What actions are involved in everyday living?
- Getting in and out of bed
- Getting on and off the toilet
- Getting in and out of a chair
- Climbing a ladder or step stool
- Getting in and out of a car
- Walking up and down stairs
- Walking on an uneven surface
Everyday life provides a variety of activities and challenges that all have one thing in common. Improving this one thing can not only make life easier, it can help you get stronger and healthier. Nothing wrong with that, right?
Many shy away from squatting, especially inactive people or those that don’t exercise. This is unfortunate because squatting is involved in everyday life; you’re already doing it. And you can make it better.
Strengthen Your Squat
The squat, regardless of the variation, is a multi-joint exercise. It requires recruitment of the ankles, calves, knees, quadriceps, hamstrings, hips, hip flexors, glutes, core muscles (abs, lower back), spine, and upper back muscles.
It uses the largest, most powerful muscles of the body. This requires a lot of energy in the form of calories which can increase metabolism and contribute to weight loss. It promotes insulin sensitivity and creates an anabolic environment in the body. Everything needed for muscle growth and an increase in lean body mass.
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Squatting For Health
Being strong encourages one to be active. Weak muscles encourage one to be sedentary. But, in addition to building muscle and strength, squatting builds flexibility and encourages proper human movement. This preserves mobility for later in life. Squatting with proper range of motion and technique is actually rehabilitative for the hips and knees, and can even help relieve back pain.
Proper Squat Technique
The key to proper technique is squatting low enough that the hips descend below the knees, breaking parallel with the thighs. This unloads the knee joint and places the load on the hips, which are much stronger than the knees and designed for this purpose.
A beginner will lack flexibility to squat this low, and that’s ok. Squat to a chair, stack of books, or anything that gives you a stop point below parallel. This will also help you keep your balance. Training in this manner will teach your mind/muscle connection and improve flexibility. In time, the stop point will no longer be needed. If further assistance is needed, hold onto a counter for extra stability.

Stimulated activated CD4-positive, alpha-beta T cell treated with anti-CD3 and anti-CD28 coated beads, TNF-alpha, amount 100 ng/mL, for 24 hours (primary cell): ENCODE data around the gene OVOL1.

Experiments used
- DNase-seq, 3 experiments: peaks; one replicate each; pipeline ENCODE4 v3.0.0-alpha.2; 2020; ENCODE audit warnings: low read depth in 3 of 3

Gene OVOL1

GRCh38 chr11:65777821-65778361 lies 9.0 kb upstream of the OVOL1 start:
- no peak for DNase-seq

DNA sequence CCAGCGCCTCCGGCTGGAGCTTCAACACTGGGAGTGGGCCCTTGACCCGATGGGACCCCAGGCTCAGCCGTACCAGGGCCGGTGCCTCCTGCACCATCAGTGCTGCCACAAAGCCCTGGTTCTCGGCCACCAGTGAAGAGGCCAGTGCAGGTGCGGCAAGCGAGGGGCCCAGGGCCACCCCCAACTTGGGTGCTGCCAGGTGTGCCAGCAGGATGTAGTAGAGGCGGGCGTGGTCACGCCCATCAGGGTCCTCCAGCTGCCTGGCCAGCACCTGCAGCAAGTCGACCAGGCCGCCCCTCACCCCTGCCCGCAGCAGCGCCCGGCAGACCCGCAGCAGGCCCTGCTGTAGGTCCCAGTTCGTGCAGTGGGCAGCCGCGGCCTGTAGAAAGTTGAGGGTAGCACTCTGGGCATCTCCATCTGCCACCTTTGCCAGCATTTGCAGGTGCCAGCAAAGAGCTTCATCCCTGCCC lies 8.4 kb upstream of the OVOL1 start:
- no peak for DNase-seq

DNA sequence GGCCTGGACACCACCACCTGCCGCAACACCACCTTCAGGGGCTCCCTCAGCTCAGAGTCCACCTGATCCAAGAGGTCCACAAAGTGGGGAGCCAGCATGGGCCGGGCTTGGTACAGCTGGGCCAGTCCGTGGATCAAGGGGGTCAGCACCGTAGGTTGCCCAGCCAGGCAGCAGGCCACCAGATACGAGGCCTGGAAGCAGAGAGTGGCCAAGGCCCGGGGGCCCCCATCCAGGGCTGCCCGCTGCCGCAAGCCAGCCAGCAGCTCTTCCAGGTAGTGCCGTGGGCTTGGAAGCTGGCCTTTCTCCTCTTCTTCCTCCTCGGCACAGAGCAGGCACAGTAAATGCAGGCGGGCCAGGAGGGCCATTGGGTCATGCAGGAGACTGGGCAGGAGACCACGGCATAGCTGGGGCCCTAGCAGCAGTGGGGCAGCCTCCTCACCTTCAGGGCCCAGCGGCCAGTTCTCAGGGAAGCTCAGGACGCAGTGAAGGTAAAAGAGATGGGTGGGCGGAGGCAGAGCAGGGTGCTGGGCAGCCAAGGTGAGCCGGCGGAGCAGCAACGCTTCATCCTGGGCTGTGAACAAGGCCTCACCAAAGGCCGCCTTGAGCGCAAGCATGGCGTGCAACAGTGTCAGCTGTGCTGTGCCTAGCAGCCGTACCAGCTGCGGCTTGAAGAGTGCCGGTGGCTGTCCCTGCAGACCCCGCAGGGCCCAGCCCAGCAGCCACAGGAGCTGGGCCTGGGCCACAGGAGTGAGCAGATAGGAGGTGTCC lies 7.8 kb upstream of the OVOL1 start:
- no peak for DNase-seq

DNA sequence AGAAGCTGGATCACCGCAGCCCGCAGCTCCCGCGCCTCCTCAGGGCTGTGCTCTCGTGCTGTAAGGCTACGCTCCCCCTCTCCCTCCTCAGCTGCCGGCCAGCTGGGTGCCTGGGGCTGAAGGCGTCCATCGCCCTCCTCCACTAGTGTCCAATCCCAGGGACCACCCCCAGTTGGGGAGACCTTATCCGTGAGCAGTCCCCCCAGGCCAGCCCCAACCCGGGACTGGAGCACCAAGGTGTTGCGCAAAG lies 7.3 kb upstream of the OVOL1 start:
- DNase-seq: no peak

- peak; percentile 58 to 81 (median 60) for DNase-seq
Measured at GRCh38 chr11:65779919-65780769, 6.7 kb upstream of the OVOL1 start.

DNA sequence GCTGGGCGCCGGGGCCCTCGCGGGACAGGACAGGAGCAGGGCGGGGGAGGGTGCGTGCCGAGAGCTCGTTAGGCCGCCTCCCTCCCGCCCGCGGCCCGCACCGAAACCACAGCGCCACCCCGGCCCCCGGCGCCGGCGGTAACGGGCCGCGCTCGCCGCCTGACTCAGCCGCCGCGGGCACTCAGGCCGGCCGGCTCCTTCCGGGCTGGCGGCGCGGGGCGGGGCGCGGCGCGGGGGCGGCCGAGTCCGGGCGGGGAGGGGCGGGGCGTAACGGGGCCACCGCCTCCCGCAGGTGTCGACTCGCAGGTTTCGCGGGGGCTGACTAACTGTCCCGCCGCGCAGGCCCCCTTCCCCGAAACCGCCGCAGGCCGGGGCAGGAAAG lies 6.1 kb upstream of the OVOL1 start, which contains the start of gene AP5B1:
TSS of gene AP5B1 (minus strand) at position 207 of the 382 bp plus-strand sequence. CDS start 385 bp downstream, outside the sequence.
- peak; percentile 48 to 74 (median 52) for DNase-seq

Set up for the squat is also important. Feet should be slightly wider than hip/shoulder width. The feet should be pointed as close to the front of the body as possible. Hip flexibility will most likely prevent this, and pointing the toes out a little is fine.
The hips and butt initiate the downward movement as if sitting in a chair. Keep the head and chest up. On the up movement, it is important to push the knees out, keeping them above the feet and ankles at all times.
Once the stop point is obsolete, do not use it anymore. Continue working your technique without the stop point. When your technique and flexibility are perfected, it may be time to add weight to your squat.
There are many ways to add weight to your squat when you are ready for it. Barbell, dumbbell(s), holding an object close in front of you, or even over your head. Start very light and slowly work your way up.
Beginning a Squat Program
Your daily activities require squatting, so it is time to train and strengthen your squat. Begin a daily habit of doing just ten squats a day. After one week, increase to fifteen squats everyday. Continue building from there. As you train, feel your muscles working and feel your joints through their full range of motion. Stretch when you are finished, and think about how good it feels to work those muscles and joints.
You may not realize it, but even if you don’t exercise, you are already squatting everyday. Training and strengthening your squat will make your everyday activities easier. You will be stronger, healthier, and your future self will thank you when you continue to be active later in life.
This information is not intended to diagnose, treat, cure, or prevent disease. Individual results may vary, and is not intended for medical diagnosis or treatment. If you have a medical concern or issue, please consult your physician. Any exercise requires risk, and reader assumes any and all risks involved with the exercises shown.